Let's not forget museums. Yes, Orlando is home to many. There is everything from WonderWorks Orlando (www.wonderworksonline.com) and the Orlando Science Center (www.osc.org) with a Kids Town for kids under 48 inches tall (ready to explore what's under a city street?) to the Orlando Museum of Art (www.omart.org) with drop-in classes and the Mennello Museum of American Art. (www.mennellomuseum.com/).
Less than an hour's drive is the Kennedy Space CenterVisitor Complex (www.kennedyspacecenter.com), which has just unveiled a new huge Space Shuttle Atlantis attraction with more than 60 interactive exhibits.
We thought we'd try Disney Quest at Downtown Disney with five floors of interactive fun, including the chance to create your own CyberSpace Mountain that you can try out in a simulator. Unfortunately, a lot of other people had the same idea. The place was filled to capacity with a long line of people in Disney ponchos waiting in line.
Ditto for the new Splitsville (www.splitsvillelanes.com/) bowling alley at Downtown Disney. We could have gone to the movies but instead we opted for a long lunch - there are many restaurants to choose from in Downtown Disney - and then headed to the new Senses spa at the Grand Floridian Resort (www.waltdisneyworld.com). While I get a massage, my cousin and her 8-year-old daughter get mom-and-daughter mani-pedis, which come complete with tiny mouse ears on your big toe.
"A new rainy day alternative," said Kristie Johnson, who with her mom and friend opted for spa treatments for themselves and pedicures for their 8-year-old daughters.
You've got your pick of 19 spas in Orlando, including another V Senses Spa about to open at Walt Disney World at Saratoga Springs Resort and a growing number that have special treatments for kids like at Nick Hotel (www.nickhotel.com), as well as hair braiding and air brush tattoos. The Ritz-Carlton Orlando (http://www.ritzcarlton.com/en/properties/orlando/spa/) offers treatments ranging from a teen facial to a princess fizzing pedicure with plenty of options for moms and dads too.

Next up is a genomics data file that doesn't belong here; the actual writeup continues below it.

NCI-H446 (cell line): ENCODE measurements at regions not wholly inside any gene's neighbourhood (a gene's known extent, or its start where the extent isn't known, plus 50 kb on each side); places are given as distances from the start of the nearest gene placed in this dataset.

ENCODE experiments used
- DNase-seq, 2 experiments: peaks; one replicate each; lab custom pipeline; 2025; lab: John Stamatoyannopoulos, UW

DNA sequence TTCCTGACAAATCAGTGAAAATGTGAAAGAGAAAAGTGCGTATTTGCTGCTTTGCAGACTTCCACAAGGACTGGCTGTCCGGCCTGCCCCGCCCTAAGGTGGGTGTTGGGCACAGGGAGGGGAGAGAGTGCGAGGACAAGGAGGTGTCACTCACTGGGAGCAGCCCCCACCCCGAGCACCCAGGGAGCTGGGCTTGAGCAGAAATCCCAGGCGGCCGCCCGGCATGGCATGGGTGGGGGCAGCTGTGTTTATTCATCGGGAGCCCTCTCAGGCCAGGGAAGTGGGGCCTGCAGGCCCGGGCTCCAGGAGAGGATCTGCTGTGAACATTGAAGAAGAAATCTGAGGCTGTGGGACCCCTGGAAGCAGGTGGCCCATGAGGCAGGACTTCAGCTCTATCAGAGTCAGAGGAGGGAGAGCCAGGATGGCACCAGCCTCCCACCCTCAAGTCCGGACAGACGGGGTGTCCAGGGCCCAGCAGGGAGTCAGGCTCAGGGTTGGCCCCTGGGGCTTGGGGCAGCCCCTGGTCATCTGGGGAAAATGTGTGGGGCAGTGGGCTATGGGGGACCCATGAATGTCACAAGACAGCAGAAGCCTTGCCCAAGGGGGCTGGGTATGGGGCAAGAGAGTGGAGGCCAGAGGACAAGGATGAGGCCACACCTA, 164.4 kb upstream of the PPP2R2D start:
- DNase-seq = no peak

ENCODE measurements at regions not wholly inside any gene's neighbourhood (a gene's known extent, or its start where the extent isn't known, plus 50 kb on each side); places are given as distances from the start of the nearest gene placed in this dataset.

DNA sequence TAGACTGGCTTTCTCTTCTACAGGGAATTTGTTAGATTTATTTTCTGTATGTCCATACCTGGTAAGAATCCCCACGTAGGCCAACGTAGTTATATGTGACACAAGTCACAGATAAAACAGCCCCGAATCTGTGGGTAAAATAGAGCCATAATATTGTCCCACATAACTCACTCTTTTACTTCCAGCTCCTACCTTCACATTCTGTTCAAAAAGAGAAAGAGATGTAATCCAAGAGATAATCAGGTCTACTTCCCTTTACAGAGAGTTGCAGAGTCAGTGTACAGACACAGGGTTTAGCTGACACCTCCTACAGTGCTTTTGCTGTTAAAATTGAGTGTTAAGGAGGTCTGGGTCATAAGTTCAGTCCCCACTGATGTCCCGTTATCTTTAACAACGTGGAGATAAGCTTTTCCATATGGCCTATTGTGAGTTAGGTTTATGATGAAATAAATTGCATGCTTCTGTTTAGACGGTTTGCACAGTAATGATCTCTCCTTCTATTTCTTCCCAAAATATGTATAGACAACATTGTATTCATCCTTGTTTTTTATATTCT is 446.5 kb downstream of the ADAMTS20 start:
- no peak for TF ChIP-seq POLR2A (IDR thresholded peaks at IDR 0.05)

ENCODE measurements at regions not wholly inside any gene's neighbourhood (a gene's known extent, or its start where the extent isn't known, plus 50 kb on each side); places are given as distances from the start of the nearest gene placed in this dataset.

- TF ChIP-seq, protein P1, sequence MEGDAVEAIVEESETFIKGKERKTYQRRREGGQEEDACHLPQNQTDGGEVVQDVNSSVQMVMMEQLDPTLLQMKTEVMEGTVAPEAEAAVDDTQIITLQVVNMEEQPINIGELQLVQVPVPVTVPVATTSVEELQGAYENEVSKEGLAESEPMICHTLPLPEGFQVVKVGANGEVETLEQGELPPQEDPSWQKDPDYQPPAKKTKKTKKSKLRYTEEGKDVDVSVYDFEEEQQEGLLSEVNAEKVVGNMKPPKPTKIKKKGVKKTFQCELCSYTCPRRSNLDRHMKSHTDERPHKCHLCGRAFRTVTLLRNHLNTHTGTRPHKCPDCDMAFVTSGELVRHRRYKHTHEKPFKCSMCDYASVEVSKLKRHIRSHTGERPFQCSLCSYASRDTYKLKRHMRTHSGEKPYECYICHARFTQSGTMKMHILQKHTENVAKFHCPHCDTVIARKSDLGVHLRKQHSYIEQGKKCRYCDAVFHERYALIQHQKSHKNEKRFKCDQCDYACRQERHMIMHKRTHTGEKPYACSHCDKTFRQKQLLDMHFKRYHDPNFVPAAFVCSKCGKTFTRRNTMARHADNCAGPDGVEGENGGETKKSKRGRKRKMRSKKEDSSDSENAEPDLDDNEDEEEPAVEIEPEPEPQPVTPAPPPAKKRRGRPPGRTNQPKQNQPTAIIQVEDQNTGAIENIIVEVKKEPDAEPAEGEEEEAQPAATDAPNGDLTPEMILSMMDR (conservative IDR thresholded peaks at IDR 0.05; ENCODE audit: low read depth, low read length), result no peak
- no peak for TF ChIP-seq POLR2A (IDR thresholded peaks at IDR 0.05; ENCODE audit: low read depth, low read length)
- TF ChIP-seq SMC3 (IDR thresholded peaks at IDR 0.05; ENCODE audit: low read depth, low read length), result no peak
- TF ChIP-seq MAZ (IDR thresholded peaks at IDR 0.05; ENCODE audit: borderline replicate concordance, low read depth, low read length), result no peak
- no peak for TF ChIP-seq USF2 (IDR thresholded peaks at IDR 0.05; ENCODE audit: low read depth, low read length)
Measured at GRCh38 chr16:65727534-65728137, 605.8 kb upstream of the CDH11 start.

The weather can be an excuse to try something you'd never done - like sky-diving. Well, you are actually at an indoor simulator at iFlyOrlando (www.iflyorlando.com), but you'll feel like you're sky-diving. Even preschoolers can try it.
Amanda Li, 8, here with her mom from San Diego for a gymnastics competition, wasn't going to let the rain keep her inside. As long as there was no thunder or lightening, she declared, she was going to the pool. "You're going to get wet anyway," she said.
(Check out Eileen's new Kid's Guide to Orlando, available from Amazon.com and read the trip diaries from her recent visit to Orlando at www.takingthekids.com. For more summer fun ideas, check out The Taking the Kids Guide http://www.takingthekids.com/seasonal-travel-tips/our-very-best-family-summer-vacation-ideas-2/. Also follow "taking the kids" on www.twitter.com, where Eileen Ogintz welcomes your questions and comments.)